Contrasting Traditional In-Class Exams with Frequent Online Testing

Mary L Still, Jeremiah D Still


Although there are clear practical benefits to using online exams compared to in-class exams (e.g., reduced cost, increased scalability, flexible scheduling), the results of previous studies provide mixed evidence for the effectiveness of online testing. This uncertainty may discourage instructors from using online testing. To further investigate the effectiveness of online exams in a naturalistic situation, we compared student learning outcomes associated with traditional in-class exams compared to frequent online exams. Online exams were administered more frequently in an attempt to mitigate potential negative effects associated with open-book testing. All students completed in-class and online exams with order of testing condition (in-class first, or online first) counterbalanced between students. We found no difference in long-term retention for material that had originally been tested using frequent online or traditional in-class exams and no difference in self-reported study time. Overall, our results suggest that frequent online assessments do not harm student learning in comparison to traditional in-class exams and may impart positive subjective outcomes for students.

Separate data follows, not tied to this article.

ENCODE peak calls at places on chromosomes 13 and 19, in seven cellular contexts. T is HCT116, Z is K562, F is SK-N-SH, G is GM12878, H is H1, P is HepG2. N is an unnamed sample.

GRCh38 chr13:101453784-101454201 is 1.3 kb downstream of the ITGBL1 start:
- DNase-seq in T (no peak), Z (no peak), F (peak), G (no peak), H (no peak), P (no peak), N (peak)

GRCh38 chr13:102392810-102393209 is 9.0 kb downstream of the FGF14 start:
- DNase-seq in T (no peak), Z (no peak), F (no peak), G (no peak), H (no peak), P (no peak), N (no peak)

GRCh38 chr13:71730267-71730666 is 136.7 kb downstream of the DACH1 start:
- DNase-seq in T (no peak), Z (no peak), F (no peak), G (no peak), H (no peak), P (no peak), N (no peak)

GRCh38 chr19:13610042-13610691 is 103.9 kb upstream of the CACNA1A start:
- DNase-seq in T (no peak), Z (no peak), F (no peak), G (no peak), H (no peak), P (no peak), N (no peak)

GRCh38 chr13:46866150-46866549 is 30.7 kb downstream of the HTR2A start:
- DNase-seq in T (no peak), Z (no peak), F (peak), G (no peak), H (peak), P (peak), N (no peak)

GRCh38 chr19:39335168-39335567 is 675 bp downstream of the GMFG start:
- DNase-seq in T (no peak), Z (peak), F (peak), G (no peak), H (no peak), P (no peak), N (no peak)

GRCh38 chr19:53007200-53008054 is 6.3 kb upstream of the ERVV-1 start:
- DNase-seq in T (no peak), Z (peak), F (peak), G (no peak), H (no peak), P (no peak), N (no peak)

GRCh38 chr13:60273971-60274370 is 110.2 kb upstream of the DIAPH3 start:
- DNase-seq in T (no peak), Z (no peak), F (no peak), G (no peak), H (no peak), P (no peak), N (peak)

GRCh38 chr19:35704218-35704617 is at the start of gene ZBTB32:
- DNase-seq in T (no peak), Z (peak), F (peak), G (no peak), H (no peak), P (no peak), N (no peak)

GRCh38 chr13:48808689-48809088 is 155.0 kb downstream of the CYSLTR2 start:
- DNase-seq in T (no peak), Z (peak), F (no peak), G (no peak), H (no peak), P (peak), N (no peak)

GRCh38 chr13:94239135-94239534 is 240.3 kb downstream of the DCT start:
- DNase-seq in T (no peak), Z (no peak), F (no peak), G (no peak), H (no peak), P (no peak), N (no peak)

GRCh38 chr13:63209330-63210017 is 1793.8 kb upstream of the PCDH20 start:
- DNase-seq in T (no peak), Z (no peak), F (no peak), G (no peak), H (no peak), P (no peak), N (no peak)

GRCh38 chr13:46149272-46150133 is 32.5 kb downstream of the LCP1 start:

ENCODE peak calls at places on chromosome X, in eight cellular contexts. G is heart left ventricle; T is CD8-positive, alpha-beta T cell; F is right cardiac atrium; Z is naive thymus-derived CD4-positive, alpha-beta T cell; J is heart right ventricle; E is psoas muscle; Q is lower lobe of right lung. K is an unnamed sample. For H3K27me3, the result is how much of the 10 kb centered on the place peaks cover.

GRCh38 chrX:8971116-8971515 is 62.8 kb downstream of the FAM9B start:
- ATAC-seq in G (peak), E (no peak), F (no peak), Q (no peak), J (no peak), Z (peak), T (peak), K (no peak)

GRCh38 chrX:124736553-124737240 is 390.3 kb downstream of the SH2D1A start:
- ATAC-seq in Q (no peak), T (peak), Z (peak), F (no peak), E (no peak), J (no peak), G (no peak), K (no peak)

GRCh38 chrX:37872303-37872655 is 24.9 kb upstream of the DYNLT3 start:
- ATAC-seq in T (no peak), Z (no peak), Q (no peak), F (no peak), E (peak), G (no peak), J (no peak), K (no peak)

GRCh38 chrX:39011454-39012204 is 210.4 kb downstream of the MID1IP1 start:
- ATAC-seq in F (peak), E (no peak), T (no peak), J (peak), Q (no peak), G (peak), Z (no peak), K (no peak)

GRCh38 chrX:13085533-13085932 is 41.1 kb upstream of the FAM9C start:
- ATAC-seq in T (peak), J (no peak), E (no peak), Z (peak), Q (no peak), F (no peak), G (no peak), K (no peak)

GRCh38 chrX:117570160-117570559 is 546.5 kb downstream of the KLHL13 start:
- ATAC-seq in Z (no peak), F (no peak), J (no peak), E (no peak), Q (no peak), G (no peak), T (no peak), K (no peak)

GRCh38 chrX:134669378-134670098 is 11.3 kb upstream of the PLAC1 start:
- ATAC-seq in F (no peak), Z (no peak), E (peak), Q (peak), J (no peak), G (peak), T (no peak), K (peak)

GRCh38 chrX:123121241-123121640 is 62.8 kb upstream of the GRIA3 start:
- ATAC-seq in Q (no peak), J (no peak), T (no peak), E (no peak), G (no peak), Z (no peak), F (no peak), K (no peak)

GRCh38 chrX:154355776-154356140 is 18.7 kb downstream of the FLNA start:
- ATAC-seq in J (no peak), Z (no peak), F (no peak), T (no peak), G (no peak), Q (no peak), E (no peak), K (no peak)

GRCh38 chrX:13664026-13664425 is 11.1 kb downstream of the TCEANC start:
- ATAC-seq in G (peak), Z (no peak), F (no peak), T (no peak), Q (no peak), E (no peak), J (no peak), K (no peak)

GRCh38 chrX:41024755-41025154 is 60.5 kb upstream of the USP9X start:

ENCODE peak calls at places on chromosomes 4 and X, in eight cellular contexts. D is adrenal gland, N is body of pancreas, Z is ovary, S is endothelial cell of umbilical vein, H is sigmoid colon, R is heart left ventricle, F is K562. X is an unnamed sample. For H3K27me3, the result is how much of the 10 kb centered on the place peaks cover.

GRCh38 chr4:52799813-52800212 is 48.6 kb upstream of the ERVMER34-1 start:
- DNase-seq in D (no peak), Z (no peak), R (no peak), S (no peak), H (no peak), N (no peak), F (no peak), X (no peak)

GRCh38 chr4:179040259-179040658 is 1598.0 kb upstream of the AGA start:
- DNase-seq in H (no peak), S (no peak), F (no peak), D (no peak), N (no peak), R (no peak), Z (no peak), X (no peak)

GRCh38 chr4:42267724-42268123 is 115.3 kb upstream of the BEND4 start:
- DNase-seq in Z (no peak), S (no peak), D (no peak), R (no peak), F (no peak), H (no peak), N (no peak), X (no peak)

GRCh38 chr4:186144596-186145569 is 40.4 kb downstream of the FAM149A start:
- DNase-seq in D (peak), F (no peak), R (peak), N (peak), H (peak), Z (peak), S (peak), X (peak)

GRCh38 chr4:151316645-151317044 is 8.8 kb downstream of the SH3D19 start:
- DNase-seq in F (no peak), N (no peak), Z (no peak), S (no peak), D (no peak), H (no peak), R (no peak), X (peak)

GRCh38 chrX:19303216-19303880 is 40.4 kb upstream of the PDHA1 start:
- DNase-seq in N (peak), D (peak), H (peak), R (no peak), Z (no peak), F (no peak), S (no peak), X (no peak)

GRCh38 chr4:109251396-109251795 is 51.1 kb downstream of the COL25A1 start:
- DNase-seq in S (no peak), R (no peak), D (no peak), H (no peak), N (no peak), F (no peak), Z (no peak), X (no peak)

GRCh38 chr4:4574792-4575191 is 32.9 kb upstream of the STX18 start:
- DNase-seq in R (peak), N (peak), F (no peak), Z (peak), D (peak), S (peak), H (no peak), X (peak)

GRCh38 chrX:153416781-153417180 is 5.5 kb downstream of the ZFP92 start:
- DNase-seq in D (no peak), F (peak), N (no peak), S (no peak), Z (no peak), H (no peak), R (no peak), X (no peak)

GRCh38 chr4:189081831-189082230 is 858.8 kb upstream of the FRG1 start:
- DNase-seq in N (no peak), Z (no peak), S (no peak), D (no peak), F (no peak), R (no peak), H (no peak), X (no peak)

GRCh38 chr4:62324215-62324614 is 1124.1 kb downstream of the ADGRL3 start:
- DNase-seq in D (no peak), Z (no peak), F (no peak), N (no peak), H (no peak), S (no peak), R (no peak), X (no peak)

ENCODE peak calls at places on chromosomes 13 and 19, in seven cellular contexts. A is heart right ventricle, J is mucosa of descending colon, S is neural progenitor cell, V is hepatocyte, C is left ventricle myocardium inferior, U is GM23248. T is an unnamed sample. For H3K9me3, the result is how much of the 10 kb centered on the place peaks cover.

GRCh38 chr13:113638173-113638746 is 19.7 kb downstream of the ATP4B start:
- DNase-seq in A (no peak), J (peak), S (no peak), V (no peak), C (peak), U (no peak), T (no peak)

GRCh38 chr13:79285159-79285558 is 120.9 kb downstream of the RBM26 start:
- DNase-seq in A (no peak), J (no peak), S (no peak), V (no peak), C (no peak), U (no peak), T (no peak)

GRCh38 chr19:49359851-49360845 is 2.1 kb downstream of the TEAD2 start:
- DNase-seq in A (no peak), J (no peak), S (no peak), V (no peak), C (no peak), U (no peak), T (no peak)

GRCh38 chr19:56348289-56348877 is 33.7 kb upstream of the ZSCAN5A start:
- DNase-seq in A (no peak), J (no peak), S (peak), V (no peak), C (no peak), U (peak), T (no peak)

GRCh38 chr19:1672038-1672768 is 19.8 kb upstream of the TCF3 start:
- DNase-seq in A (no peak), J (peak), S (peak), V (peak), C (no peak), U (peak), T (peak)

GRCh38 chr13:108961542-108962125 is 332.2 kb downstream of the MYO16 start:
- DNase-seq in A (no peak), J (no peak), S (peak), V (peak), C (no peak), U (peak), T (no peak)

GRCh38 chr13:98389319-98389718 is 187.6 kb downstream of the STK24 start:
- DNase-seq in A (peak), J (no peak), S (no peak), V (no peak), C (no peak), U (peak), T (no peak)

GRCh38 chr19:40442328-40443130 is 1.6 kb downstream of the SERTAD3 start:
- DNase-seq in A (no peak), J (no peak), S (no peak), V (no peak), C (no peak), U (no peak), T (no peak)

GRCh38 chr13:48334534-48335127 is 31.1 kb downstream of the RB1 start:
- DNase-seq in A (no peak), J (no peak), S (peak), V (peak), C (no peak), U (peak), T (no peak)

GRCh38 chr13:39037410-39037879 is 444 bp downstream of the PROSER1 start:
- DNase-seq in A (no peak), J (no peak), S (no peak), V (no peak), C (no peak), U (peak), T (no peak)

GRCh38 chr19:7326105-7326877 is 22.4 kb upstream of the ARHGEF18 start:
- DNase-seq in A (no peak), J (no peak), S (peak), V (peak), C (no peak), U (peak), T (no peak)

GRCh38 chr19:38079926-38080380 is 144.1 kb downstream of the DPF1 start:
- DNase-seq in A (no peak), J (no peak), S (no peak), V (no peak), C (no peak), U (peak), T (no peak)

Computerized Assessment; Frequent Testing; Online Assessment

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